What have you learned in the class that you did not already know?

While I am aware of their existence, I am hoping to have my eyes opened more on just how social inequalities have been baked into the American experience—in ways I have had the privilege of overlooking.

Have you ever struggled to communicate in a different language abroad or in the U.S.?

In 2008, I began working as a patient transporter in a large hospital here in Minnesota. I worked there for several years and interacted with hundreds of people from all walks of life. Oftentimes, I would be tasked with bringing a patient to an appointment that did not speak English. Sometimes, there would be an interpreter or a family member to help translate, and sometimes only myself.

The times when it was only myself and the non-English speaking patient, I would try as best I could to communicate in simple words or signing things like “cold” by shivering or “thirsty” by miming drinking.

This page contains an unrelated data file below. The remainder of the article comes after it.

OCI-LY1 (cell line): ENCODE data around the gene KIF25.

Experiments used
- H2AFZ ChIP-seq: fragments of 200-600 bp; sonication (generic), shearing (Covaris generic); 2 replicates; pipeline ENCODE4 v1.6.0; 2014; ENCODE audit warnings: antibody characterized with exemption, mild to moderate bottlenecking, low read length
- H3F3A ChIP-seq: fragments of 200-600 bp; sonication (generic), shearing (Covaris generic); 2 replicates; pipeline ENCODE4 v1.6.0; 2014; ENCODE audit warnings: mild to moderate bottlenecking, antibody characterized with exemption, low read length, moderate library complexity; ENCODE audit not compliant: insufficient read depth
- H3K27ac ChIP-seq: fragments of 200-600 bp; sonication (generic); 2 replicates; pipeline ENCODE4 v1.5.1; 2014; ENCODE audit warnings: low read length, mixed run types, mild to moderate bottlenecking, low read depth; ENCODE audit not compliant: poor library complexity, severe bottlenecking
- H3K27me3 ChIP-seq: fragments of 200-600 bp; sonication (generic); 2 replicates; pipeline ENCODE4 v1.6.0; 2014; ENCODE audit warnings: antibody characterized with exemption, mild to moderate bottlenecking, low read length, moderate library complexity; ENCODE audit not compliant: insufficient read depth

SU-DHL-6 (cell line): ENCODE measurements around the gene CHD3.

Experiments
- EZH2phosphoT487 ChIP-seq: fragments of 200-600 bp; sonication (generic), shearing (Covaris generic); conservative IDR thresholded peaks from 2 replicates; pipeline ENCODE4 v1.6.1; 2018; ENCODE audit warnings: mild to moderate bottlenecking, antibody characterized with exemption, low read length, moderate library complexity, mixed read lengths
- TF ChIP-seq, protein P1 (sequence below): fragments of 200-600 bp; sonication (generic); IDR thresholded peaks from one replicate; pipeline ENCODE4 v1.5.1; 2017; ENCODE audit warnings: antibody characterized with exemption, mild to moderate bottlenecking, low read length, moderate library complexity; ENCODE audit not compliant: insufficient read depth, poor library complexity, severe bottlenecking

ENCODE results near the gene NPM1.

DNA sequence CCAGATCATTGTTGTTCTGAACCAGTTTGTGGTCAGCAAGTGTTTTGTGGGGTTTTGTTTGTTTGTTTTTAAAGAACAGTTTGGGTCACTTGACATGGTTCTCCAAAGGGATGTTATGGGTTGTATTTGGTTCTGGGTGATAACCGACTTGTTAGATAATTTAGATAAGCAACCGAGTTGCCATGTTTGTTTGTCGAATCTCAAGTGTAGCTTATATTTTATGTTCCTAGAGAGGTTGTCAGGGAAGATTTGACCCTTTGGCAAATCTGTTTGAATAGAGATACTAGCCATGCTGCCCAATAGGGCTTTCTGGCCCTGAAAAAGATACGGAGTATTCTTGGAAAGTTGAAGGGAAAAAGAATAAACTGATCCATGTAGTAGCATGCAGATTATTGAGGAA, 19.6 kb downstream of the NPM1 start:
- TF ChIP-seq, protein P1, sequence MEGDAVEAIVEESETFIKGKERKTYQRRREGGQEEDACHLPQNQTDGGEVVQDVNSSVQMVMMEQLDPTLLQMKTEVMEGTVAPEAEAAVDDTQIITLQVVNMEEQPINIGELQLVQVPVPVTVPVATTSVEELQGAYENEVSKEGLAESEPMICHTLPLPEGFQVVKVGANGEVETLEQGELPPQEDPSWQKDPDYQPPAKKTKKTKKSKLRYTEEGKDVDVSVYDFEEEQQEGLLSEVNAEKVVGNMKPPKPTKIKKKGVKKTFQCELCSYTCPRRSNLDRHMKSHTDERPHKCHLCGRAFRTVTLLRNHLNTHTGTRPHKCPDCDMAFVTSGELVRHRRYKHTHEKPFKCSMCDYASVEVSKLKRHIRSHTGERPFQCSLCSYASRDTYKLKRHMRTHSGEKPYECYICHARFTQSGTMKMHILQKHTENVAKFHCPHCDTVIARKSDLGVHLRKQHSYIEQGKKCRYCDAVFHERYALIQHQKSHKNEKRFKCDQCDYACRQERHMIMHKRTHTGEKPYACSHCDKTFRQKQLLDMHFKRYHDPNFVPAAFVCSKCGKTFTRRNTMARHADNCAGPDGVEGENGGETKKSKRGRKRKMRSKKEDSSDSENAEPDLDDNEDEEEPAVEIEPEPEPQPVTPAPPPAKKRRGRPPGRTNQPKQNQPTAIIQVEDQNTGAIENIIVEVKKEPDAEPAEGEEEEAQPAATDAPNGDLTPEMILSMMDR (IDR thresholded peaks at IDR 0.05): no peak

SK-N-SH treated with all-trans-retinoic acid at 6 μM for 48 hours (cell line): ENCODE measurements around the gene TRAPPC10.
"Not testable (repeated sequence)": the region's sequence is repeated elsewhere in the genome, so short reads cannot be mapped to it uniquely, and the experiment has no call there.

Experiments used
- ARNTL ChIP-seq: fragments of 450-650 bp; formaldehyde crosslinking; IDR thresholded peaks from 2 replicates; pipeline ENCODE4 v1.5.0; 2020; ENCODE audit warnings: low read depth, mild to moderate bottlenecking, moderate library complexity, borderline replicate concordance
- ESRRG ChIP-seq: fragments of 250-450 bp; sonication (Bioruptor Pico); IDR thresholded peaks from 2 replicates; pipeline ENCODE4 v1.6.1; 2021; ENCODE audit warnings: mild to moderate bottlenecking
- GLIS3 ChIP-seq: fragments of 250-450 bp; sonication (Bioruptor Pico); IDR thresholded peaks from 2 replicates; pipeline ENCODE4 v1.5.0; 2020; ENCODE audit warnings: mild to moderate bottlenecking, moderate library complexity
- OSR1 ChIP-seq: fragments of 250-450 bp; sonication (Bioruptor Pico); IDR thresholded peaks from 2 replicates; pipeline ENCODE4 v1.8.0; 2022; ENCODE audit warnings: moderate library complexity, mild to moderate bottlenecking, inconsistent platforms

There were times when my charades did the job, and there were times when the language barrier was too much. In those times, I felt ashamed that I could not communicate on a basic level with this person that was depending on me.

Have you ever seen someone struggling to communicate in English when it was not their first language? If yes, were you compelled to help or not? Why/why not?

I will again defer to my experience working in the hospital. I saw this situation happen at times and certainly felt compelled to help.

Is it always best to tell the truth? Why/why not?

I was taught to always tell the truth, that “the truth shall set you free,” but I do believe there is more nuance to this question than a simple “yes” or “no.” I can only speak for myself, but at times I will withhold the entire truth to preserve the feelings or impact on my children.